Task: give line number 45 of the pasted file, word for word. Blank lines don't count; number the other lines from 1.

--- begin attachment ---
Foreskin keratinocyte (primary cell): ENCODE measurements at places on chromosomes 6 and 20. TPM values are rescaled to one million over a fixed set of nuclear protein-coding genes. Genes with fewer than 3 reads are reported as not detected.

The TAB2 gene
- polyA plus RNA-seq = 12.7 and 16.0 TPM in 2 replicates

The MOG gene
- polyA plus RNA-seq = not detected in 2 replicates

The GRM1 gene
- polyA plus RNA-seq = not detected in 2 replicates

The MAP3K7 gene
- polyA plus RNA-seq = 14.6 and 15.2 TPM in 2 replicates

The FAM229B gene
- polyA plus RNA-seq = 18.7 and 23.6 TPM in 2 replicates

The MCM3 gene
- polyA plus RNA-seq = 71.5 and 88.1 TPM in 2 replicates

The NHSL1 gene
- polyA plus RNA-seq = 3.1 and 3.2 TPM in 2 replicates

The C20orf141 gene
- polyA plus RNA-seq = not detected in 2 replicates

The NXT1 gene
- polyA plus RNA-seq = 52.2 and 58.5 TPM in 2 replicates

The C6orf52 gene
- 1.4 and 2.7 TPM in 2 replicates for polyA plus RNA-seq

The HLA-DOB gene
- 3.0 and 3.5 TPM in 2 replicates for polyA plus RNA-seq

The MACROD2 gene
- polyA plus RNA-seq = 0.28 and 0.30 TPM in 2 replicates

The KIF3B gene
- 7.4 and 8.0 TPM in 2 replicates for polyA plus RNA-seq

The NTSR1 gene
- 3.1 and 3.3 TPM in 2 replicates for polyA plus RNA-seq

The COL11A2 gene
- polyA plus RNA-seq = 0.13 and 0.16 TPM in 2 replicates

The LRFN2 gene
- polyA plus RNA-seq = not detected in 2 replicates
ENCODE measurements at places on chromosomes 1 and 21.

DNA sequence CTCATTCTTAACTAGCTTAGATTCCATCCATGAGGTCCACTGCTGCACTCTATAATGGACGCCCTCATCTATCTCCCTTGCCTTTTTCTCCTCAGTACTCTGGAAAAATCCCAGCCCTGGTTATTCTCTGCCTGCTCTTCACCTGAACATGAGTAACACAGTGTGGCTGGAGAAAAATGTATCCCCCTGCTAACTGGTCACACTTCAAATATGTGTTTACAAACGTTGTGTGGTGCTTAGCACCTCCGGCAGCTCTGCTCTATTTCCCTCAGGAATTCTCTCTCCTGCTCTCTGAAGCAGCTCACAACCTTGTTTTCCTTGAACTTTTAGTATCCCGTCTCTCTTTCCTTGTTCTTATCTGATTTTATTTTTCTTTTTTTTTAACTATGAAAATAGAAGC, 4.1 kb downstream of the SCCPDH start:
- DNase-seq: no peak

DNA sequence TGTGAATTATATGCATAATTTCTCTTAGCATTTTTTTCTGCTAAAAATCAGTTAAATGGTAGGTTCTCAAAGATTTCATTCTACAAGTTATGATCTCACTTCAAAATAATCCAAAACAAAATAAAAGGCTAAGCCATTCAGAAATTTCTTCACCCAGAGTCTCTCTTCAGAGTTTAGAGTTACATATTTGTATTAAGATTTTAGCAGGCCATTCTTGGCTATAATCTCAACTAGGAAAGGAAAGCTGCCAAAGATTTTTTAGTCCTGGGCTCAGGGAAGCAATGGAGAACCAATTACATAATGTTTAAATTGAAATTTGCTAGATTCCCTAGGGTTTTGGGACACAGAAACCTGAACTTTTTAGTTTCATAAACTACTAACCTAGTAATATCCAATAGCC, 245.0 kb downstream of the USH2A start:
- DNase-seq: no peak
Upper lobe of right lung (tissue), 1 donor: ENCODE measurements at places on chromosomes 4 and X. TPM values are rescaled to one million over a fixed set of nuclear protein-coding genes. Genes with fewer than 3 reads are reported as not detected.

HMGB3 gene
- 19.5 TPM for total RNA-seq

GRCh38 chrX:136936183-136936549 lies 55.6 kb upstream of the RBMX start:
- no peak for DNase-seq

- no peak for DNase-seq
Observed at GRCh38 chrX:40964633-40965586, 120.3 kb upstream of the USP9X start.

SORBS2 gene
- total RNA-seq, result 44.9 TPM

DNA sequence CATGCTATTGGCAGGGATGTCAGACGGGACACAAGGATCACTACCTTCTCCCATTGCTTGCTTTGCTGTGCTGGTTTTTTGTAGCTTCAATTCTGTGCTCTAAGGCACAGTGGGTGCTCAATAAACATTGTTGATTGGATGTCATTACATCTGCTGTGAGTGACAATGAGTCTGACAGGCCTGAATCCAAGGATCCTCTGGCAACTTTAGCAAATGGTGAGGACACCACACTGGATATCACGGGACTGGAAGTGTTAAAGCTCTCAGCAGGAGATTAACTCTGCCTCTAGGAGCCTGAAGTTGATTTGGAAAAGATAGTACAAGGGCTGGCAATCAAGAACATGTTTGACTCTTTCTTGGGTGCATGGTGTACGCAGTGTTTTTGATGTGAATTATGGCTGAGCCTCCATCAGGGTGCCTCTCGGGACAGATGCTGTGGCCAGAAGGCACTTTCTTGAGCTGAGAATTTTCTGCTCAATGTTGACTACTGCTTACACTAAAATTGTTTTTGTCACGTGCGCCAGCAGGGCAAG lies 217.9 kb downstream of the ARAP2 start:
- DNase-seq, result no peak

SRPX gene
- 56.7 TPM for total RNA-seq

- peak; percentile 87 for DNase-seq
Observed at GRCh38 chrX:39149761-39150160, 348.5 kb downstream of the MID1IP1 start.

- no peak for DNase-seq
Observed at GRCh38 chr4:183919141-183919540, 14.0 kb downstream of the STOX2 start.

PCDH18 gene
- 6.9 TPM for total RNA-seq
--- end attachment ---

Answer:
Observed at GRCh38 chrX:40964633-40965586, 120.3 kb upstream of the USP9X start.